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Ecosphere Volume 10 ,Issue 3 ,2019-03-18
Birds of a feather flock together: Functionally similar vertebrates positively co‐occur in Guianan forests
Thomas Denis 1 , 2 Cécile Richard‐Hansen 1 Olivier Brunaux 3 Stéphane Guitet 3 , 4 Bruno Hérault 5 , 6
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Received 2018-09-11, accepted for publication 2018-10-19, Published 2018-10-19

Abstract Medium‐ and large‐sized vertebrates play a key role in shaping overall forest functioning. Despite this, vertebrate interactions, from competition to mutualism, remain poorly studied, even though these interactions should be taken into account in our conservation and management strategies. Thus, we tackled the question of vertebrate co‐occurrence in tropical rainforests: Are (negative or positive) co‐occurrences dependent on forest structure and composition? and Are these co‐occurrences linked to functional species similarity? We recorded the occurrence of 21 medium‐ and large‐sized vertebrates in 19 French Guianan locations in which a large set of forest structure and composition descriptors were collected. We used a probabilistic model to look for co‐occurrences at different spatial scales, and species pairwise co‐occurrences were then compared to those generated solely on the basis of forest structure and composition. We then quantified the co‐occurrence strength between pairwise species dyads and determined whether they relied on species functional similarity, controlling for the environmental effects. We found that positive co‐occurrences vastly outnumbered negative co‐occurrences, were only partly shaped by the local environment, and were closely linked to species functional similarity. Thus, groups of species sharing similar functional traits are more prone to co‐occur, highlighting the key role of functional redundancy in structuring species assemblages. We discuss how positive interactions could generate the predominance of positive co‐occurrences in oligotrophic terra firme (unflooded) forests when resources are scarce and dispersed in dry season. Finally, we identified functional groups based on co‐occurrence strength and suggested that frugivory/granivory and body size are of primary importance in species interactions in Neotropical vertebrate communities.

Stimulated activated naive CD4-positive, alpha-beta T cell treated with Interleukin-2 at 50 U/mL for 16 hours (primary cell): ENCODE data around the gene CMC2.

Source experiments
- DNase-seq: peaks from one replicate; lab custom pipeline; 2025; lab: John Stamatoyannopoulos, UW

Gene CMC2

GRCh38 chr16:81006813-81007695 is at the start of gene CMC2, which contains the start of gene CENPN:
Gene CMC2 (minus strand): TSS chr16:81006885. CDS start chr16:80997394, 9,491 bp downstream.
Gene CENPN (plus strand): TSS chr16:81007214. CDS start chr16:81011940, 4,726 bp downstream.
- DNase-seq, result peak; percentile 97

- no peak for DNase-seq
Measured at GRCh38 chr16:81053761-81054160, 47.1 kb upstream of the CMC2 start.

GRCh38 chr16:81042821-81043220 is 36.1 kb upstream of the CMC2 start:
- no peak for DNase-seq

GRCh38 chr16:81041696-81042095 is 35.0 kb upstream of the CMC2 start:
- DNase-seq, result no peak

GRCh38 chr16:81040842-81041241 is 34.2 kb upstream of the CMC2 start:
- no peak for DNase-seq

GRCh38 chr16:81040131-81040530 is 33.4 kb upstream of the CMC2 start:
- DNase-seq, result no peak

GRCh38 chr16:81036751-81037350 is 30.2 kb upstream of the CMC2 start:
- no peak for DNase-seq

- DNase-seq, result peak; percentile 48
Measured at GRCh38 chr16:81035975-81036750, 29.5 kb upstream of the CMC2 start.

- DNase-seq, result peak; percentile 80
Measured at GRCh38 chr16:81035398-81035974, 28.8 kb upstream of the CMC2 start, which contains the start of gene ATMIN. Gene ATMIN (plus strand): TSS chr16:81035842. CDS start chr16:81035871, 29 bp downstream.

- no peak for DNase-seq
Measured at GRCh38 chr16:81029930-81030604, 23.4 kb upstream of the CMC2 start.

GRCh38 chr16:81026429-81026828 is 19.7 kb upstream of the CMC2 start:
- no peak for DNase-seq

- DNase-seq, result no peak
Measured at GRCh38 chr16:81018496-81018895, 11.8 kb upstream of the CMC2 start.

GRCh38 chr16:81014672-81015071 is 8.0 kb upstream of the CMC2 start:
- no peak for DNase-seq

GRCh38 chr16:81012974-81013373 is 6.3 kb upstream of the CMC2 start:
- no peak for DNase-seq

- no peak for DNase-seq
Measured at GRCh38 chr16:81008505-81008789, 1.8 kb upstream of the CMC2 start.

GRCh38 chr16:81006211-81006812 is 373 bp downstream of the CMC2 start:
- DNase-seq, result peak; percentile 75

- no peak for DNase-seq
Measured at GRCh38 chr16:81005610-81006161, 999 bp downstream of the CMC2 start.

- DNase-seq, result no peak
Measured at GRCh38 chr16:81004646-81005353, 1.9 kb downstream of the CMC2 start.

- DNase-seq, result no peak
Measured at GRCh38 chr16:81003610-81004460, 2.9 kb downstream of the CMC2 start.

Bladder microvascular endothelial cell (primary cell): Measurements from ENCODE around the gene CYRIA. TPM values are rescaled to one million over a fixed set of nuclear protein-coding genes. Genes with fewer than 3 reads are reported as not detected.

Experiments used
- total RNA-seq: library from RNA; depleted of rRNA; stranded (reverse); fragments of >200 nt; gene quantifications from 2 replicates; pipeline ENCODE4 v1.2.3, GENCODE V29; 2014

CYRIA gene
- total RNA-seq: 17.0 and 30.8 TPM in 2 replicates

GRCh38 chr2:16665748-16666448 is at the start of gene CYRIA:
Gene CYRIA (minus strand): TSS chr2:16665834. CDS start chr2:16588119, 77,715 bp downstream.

terra firme;mutualism;mixed‐species associations;mammals;information exchange;Guiana Shield;birds;activity matching


© 2019 The Ecological Society of America


Study area in French Guiana, northern South America, including 19 survey sites. The left part of the figure illustrates the sampling design: Four line transects were used to sample the diurnal medium‐ and large‐sized vertebrates (100‐m transect unit) and environmental conditions (i.e., forest structure and forest composition measured in each plot of 100 m × 20 m). Data were aggregated to calculate species occurrence and environmental conditions for different spatial scales from 200 to 3000 m.

Comparison of the percentage of significant positive (red) and negative (blue) co‐occurrence types between pairwise species for different spatial scales. Dashed line is the percentage of significant pairwise species co‐occurrences at P = 0.05 (significant level). Lower and upper borders of envelopes are the 0.01 and 0.10 significant levels, respectively.

Comparison of the observed number of negative (A) and positive (B) co‐occurrences between pairwise species and the expected number (5th–95th quantile) under environmentally constrained models from forest structure (solid envelopes) or forest composition (dashed envelopes) environmental covariates.